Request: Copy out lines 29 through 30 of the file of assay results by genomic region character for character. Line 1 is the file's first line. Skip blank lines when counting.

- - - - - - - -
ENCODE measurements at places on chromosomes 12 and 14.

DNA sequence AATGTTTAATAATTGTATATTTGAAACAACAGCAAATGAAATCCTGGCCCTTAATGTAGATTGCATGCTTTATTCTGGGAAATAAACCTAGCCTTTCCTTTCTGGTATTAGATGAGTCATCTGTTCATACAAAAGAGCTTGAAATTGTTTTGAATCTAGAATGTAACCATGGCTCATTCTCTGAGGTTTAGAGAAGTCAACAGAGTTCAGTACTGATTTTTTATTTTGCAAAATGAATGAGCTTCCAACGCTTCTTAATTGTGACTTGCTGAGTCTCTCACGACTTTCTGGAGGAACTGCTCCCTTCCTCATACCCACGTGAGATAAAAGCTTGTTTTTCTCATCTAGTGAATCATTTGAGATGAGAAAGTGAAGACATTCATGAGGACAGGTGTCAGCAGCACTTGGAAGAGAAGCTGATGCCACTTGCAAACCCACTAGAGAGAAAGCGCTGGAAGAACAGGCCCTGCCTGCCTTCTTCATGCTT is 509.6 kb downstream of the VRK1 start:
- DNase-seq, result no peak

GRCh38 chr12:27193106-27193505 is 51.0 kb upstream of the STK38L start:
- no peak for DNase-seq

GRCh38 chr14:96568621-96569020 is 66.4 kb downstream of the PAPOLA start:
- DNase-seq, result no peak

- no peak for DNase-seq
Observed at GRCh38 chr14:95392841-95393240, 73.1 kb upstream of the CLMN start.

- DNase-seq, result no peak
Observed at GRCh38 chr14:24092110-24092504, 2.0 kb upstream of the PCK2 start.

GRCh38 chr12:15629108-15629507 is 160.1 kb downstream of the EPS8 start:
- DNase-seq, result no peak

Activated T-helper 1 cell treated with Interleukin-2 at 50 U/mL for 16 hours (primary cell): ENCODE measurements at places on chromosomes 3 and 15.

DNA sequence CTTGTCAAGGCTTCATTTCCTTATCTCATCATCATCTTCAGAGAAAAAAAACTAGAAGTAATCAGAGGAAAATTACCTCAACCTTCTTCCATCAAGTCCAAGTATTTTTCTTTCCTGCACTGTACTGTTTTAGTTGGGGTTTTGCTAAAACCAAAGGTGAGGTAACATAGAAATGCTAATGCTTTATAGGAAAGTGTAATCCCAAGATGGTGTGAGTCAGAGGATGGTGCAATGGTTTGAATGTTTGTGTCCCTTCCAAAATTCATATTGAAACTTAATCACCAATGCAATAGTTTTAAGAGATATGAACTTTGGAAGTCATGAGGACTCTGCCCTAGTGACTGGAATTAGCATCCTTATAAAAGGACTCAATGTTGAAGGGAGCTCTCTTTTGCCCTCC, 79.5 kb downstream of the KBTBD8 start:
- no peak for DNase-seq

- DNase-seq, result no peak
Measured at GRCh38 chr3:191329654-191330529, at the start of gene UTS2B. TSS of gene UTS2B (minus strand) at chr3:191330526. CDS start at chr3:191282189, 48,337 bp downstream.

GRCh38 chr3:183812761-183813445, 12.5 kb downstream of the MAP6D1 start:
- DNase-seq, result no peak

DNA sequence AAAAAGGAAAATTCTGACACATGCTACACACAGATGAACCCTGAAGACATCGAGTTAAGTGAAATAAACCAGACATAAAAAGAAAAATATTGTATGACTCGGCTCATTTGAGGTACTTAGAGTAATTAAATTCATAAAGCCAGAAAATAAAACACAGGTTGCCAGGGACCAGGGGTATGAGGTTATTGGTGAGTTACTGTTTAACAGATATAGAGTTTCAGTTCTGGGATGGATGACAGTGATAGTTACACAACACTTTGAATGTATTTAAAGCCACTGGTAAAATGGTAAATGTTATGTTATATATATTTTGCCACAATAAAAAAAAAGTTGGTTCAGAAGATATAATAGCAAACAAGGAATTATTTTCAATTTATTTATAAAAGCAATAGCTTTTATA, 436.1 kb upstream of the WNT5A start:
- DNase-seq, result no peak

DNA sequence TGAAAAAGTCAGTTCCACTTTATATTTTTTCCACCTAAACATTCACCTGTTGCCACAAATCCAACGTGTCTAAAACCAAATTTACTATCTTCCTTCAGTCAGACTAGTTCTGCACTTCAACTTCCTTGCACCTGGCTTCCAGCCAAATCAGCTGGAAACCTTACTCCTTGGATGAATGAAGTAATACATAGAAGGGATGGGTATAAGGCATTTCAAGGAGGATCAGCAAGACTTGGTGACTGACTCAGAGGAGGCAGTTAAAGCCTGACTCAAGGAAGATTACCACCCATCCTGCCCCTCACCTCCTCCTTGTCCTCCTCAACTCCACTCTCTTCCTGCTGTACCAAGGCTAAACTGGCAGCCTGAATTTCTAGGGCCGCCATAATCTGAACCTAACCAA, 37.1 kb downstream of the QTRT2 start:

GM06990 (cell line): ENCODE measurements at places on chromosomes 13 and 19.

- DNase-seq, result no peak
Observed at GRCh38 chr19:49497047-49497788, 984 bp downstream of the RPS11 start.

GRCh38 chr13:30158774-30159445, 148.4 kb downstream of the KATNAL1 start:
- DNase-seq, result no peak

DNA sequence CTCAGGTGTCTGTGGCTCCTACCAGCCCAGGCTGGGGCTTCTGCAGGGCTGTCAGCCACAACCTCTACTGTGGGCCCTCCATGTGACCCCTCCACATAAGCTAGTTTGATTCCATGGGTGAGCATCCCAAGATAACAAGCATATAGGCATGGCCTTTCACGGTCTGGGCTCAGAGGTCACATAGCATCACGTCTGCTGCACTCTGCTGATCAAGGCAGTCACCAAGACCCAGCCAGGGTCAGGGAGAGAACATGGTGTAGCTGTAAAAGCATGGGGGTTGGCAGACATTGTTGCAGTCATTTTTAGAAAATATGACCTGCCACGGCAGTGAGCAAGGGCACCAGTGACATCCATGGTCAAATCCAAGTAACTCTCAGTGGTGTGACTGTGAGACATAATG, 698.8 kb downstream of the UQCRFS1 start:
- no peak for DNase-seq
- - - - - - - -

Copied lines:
DNA sequence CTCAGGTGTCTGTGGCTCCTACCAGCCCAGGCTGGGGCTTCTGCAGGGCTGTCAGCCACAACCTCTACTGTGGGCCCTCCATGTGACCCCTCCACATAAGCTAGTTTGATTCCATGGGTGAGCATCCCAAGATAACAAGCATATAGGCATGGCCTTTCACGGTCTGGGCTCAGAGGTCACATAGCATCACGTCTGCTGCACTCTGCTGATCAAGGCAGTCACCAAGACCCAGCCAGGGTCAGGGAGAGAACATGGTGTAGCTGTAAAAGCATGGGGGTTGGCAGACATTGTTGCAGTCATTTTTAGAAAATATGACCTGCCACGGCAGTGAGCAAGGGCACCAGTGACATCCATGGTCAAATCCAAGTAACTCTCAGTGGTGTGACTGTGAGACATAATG, 698.8 kb downstream of the UQCRFS1 start:
- no peak for DNase-seq